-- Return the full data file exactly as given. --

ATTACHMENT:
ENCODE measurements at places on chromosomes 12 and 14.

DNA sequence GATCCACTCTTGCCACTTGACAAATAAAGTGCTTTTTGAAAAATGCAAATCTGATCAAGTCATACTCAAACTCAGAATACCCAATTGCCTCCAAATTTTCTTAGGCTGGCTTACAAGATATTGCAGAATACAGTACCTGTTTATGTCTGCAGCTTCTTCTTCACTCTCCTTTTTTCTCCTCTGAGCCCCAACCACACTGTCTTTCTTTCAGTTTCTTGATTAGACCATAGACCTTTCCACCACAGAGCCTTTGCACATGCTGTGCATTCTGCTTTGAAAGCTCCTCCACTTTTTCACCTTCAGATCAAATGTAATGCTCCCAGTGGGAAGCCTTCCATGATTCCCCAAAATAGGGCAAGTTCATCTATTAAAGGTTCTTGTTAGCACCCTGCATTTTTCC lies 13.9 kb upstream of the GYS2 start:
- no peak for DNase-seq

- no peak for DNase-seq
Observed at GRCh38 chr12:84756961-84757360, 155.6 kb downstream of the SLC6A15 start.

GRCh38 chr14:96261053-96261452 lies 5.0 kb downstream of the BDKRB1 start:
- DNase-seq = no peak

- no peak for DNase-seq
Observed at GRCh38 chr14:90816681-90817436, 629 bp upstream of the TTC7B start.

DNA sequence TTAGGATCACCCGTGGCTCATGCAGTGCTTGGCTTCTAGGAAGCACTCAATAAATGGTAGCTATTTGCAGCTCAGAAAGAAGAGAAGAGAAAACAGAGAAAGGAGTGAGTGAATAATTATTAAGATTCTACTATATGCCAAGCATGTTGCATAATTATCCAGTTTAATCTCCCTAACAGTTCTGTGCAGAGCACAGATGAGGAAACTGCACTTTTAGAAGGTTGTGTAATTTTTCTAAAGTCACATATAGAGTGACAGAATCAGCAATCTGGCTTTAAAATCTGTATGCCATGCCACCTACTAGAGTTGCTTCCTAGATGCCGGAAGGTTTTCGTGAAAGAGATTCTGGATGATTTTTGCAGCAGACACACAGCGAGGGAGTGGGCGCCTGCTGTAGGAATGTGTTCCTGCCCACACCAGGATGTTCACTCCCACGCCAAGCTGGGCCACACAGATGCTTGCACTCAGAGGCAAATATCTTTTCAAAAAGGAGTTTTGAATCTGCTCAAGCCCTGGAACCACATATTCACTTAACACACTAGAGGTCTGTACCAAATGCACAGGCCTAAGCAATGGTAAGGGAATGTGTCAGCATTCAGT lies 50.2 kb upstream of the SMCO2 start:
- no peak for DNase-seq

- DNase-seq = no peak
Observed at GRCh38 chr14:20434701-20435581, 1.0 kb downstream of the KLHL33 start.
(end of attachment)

ENCODE measurements at places on chromosomes 12 and 14.

DNA sequence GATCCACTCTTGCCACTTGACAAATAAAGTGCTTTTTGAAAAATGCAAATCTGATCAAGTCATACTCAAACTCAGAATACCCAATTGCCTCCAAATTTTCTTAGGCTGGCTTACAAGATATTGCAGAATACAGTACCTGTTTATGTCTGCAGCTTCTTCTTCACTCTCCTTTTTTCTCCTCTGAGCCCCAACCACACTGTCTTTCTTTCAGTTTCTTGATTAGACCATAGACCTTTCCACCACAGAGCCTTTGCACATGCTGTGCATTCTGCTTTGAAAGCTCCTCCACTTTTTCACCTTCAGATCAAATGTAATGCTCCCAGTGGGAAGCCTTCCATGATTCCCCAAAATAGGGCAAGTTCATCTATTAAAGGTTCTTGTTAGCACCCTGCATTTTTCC lies 13.9 kb upstream of the GYS2 start:
- no peak for DNase-seq

- no peak for DNase-seq
Observed at GRCh38 chr12:84756961-84757360, 155.6 kb downstream of the SLC6A15 start.

GRCh38 chr14:96261053-96261452 lies 5.0 kb downstream of the BDKRB1 start:
- DNase-seq = no peak

- no peak for DNase-seq
Observed at GRCh38 chr14:90816681-90817436, 629 bp upstream of the TTC7B start.

DNA sequence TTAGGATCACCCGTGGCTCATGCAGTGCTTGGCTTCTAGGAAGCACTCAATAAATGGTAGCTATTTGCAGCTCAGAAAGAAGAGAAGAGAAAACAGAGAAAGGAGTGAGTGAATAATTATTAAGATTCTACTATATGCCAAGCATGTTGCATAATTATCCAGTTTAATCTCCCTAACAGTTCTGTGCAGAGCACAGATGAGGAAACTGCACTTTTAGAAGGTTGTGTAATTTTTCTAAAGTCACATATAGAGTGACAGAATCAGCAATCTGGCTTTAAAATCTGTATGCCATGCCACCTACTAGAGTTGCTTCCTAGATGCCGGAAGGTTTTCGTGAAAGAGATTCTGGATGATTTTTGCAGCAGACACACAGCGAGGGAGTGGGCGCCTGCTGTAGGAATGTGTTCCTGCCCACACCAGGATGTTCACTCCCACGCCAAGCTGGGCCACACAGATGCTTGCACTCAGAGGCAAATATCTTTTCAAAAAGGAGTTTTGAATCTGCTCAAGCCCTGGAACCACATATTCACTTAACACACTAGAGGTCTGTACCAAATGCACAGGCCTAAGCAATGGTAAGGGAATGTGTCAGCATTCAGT lies 50.2 kb upstream of the SMCO2 start:
- no peak for DNase-seq

- DNase-seq = no peak
Observed at GRCh38 chr14:20434701-20435581, 1.0 kb downstream of the KLHL33 start.